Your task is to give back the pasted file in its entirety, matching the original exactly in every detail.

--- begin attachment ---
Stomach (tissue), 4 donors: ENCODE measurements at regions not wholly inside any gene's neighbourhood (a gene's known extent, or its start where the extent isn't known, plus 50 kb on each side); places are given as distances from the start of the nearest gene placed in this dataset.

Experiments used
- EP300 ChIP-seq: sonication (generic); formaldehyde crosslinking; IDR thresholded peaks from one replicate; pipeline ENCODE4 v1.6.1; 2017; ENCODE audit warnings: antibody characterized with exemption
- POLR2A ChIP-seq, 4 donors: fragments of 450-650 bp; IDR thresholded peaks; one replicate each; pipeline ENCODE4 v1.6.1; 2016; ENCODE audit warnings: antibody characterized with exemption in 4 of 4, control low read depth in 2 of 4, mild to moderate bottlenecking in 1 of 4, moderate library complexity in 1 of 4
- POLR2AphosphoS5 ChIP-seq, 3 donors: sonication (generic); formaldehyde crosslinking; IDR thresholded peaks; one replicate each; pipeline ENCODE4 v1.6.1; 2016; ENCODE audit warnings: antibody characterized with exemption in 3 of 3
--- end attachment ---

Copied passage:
Stomach (tissue), 4 donors: ENCODE measurements at regions not wholly inside any gene's neighbourhood (a gene's known extent, or its start where the extent isn't known, plus 50 kb on each side); places are given as distances from the start of the nearest gene placed in this dataset.

Experiments used
- EP300 ChIP-seq: sonication (generic); formaldehyde crosslinking; IDR thresholded peaks from one replicate; pipeline ENCODE4 v1.6.1; 2017; ENCODE audit warnings: antibody characterized with exemption
- POLR2A ChIP-seq, 4 donors: fragments of 450-650 bp; IDR thresholded peaks; one replicate each; pipeline ENCODE4 v1.6.1; 2016; ENCODE audit warnings: antibody characterized with exemption in 4 of 4, control low read depth in 2 of 4, mild to moderate bottlenecking in 1 of 4, moderate library complexity in 1 of 4
- POLR2AphosphoS5 ChIP-seq, 3 donors: sonication (generic); formaldehyde crosslinking; IDR thresholded peaks; one replicate each; pipeline ENCODE4 v1.6.1; 2016; ENCODE audit warnings: antibody characterized with exemption in 3 of 3